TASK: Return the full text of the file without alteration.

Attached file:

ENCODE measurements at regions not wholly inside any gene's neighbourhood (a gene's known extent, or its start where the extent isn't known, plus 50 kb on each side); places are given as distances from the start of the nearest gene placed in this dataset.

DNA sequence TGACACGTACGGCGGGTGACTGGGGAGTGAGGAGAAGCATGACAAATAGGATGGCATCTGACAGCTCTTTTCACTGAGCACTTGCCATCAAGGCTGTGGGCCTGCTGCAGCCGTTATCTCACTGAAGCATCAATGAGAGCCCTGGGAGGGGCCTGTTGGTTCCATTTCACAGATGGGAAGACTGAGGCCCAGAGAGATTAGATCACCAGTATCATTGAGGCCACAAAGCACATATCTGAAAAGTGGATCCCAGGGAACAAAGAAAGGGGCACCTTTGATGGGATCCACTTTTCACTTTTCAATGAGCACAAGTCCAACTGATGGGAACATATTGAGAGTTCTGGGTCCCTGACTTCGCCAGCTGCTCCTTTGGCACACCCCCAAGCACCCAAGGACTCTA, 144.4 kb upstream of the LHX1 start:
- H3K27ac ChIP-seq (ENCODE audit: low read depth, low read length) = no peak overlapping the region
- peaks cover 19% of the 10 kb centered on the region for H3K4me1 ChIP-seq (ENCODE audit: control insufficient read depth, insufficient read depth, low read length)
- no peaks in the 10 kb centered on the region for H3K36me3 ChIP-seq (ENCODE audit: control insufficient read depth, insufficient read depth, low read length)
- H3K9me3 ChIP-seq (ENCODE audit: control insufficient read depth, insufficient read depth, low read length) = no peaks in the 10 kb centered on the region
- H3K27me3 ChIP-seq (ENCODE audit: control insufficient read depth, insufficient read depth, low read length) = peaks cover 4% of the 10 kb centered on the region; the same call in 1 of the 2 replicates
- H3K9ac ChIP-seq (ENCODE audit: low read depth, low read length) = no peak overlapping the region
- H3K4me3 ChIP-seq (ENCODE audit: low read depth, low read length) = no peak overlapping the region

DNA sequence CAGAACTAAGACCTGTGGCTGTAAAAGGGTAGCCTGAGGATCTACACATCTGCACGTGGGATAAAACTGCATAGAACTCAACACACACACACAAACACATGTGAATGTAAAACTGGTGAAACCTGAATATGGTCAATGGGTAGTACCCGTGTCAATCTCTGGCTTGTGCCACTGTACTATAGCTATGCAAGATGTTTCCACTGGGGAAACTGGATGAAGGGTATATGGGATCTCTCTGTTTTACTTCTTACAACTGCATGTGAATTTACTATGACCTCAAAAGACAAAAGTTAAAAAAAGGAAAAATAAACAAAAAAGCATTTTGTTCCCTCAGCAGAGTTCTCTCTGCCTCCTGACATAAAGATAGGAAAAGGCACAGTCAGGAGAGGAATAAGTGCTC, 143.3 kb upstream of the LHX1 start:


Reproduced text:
ENCODE measurements at regions not wholly inside any gene's neighbourhood (a gene's known extent, or its start where the extent isn't known, plus 50 kb on each side); places are given as distances from the start of the nearest gene placed in this dataset.

DNA sequence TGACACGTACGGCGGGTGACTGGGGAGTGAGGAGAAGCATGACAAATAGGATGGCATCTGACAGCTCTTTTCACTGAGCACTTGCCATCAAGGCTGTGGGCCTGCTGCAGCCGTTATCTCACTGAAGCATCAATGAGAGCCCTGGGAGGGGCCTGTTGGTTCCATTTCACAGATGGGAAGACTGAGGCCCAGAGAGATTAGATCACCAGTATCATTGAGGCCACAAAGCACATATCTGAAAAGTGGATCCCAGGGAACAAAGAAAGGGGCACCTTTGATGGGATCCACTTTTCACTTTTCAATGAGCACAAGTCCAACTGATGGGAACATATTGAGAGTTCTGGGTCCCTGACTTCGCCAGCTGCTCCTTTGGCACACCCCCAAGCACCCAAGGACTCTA, 144.4 kb upstream of the LHX1 start:
- H3K27ac ChIP-seq (ENCODE audit: low read depth, low read length) = no peak overlapping the region
- peaks cover 19% of the 10 kb centered on the region for H3K4me1 ChIP-seq (ENCODE audit: control insufficient read depth, insufficient read depth, low read length)
- no peaks in the 10 kb centered on the region for H3K36me3 ChIP-seq (ENCODE audit: control insufficient read depth, insufficient read depth, low read length)
- H3K9me3 ChIP-seq (ENCODE audit: control insufficient read depth, insufficient read depth, low read length) = no peaks in the 10 kb centered on the region
- H3K27me3 ChIP-seq (ENCODE audit: control insufficient read depth, insufficient read depth, low read length) = peaks cover 4% of the 10 kb centered on the region; the same call in 1 of the 2 replicates
- H3K9ac ChIP-seq (ENCODE audit: low read depth, low read length) = no peak overlapping the region
- H3K4me3 ChIP-seq (ENCODE audit: low read depth, low read length) = no peak overlapping the region

DNA sequence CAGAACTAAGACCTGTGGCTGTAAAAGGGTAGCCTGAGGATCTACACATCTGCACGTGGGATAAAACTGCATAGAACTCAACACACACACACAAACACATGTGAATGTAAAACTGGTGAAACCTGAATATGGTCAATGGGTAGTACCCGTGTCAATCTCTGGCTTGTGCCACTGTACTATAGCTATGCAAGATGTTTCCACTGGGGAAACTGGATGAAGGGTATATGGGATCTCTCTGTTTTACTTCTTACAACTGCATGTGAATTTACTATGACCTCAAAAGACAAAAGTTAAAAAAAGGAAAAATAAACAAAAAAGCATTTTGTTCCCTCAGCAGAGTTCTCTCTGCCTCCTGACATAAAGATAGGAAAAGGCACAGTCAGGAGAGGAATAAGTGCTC, 143.3 kb upstream of the LHX1 start: